February 6, 2019
Third grader negotiates a deal with Scholastic for free books
by Stephanie DeLuca
Joycita Rose Malrey Lucas knows how to negotiate. From Joanne Klimovich Harrop at the Pittsburg Tribune-Review comes the story of a Pittsburgh third-grader who managed to get Scholastic to send her entire class free books.
According to the report, when Joycita was rummaging through the books at a church yard sale, she came across a pristine copy of The Three Wishes, retold by M. Jean Craig. The 50-year-old copy, published by Scholastic, was in brand new condition. Joycita mailed the book, along with a letter, to Scholastic’s chief executive officer Richard Robinson, offering him a deal. In exchange for the copy of The Three Wishes, she asked Robinson to send a new Scholastic book each month of the school year for all of the children in her third-grade class.
I am writing to you today because I have a proposal for you. I bought The Three Wishes book in a church yard sale, and it’s in perfect condition. No ear marks, no stains or folds. It doesn’t even look like it was read before I read it.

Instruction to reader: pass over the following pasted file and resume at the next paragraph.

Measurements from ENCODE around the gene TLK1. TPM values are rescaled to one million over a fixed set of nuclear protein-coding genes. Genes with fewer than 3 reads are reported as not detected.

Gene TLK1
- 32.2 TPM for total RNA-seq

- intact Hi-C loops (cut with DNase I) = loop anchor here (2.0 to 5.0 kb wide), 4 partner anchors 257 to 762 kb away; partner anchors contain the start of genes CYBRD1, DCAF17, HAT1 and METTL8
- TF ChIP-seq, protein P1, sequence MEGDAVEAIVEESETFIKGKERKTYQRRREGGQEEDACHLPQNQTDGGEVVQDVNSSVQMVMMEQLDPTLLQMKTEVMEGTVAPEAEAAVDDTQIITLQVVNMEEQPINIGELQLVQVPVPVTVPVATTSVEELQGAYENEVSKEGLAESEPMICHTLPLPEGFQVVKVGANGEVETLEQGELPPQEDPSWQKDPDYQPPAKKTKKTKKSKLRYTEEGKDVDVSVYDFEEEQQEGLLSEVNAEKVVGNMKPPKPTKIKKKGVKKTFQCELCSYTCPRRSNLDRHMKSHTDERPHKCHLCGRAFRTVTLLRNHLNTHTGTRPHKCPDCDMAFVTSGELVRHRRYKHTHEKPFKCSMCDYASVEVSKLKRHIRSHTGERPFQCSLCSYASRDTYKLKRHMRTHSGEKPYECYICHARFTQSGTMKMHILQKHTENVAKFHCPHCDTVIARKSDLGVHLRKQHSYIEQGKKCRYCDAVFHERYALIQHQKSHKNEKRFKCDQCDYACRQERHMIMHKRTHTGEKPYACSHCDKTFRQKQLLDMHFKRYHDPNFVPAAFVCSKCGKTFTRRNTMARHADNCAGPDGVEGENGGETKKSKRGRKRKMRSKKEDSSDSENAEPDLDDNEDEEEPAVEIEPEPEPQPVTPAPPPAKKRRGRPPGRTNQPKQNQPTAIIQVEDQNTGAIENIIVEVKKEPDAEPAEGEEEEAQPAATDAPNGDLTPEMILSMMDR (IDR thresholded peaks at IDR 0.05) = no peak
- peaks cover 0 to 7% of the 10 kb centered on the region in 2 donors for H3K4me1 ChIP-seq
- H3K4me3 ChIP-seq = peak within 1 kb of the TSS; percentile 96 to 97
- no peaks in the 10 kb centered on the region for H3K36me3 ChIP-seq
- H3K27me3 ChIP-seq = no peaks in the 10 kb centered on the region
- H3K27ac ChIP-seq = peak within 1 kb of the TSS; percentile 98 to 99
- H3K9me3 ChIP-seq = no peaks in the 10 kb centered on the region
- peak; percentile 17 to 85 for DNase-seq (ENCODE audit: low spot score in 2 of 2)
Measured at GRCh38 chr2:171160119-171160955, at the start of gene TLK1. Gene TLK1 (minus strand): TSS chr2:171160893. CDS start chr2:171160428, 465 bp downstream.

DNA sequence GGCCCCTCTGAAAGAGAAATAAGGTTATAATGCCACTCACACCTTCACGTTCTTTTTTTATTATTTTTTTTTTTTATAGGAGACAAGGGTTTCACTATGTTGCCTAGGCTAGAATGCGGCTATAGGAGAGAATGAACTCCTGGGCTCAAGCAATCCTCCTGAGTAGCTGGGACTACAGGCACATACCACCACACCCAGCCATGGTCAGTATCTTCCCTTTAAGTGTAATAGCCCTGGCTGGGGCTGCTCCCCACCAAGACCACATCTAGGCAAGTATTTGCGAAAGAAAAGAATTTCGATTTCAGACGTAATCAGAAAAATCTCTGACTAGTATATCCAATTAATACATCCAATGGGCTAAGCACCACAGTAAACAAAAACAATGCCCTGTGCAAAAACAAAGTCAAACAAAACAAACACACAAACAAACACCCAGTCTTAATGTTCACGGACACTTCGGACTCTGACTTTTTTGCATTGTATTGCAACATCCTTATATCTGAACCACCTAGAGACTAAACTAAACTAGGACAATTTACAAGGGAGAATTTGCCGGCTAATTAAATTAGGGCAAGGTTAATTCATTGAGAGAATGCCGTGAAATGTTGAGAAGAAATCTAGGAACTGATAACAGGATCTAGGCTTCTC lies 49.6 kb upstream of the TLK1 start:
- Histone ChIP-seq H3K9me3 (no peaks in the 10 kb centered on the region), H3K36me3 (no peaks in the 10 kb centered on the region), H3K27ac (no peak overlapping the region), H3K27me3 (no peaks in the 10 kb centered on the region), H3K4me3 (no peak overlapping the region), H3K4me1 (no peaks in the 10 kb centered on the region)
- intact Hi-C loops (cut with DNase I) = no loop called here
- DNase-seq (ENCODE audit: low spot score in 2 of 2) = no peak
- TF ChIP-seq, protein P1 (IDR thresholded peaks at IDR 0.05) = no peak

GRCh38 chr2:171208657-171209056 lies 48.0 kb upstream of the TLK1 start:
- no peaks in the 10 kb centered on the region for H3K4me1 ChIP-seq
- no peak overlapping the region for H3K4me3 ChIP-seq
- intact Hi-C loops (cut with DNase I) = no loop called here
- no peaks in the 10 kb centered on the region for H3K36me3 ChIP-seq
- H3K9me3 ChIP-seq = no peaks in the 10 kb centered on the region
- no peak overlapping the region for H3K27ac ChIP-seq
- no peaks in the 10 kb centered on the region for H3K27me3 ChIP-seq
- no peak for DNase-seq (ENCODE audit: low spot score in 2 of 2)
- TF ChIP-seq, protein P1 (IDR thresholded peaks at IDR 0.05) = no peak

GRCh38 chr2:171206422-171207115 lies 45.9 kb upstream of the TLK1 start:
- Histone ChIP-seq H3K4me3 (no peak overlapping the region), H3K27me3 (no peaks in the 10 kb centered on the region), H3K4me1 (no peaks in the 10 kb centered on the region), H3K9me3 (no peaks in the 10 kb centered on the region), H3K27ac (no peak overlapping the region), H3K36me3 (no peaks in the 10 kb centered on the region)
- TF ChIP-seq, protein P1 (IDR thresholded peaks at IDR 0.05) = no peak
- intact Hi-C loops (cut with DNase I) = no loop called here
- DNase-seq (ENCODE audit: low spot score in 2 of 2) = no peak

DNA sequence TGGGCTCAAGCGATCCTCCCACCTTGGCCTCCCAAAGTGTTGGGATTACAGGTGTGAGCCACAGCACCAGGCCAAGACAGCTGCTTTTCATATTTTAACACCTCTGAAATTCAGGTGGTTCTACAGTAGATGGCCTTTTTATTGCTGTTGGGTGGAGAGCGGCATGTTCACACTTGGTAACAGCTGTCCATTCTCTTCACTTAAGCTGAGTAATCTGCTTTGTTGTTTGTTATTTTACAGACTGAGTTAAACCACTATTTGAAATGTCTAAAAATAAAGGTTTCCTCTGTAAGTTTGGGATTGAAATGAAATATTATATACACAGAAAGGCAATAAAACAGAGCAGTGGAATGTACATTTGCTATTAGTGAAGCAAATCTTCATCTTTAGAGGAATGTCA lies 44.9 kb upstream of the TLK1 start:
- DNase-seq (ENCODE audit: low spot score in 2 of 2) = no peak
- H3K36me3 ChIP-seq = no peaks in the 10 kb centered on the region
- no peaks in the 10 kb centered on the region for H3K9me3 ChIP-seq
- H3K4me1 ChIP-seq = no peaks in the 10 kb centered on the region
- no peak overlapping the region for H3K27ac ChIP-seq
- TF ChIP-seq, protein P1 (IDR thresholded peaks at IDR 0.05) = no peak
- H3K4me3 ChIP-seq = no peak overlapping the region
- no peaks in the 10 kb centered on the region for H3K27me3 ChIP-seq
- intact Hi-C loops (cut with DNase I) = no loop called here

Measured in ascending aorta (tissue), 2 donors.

My school is an inner city school. Though we have the Scholastic book fairs and some of our teachers do the monthly ordering—which is my favorite, because it’s like getting a Christmas gift all year long—I have friends in my class that can’t afford to buy the books. I feel bad for them. I hope that you would feel the same sir.
The 9-year-old book lover told the Tribune-Review she expected a 50/50 chance of response. Robinson did indeed respond, giving the class books for the months of January and February, allowing the students to choose the book which they most wanted to read.
With great ideas at the tender age of 9, Joycita is sure to go far in life, especially with pearls of wisdom like this:
I love books because you can’t get everything you get in a book from a video. It’s not as good. It is so much better to sit down and hold a book in your hands and read it. There are hundreds of books to choose from.
Stephanie DeLuca is the director of publicity at Melville House.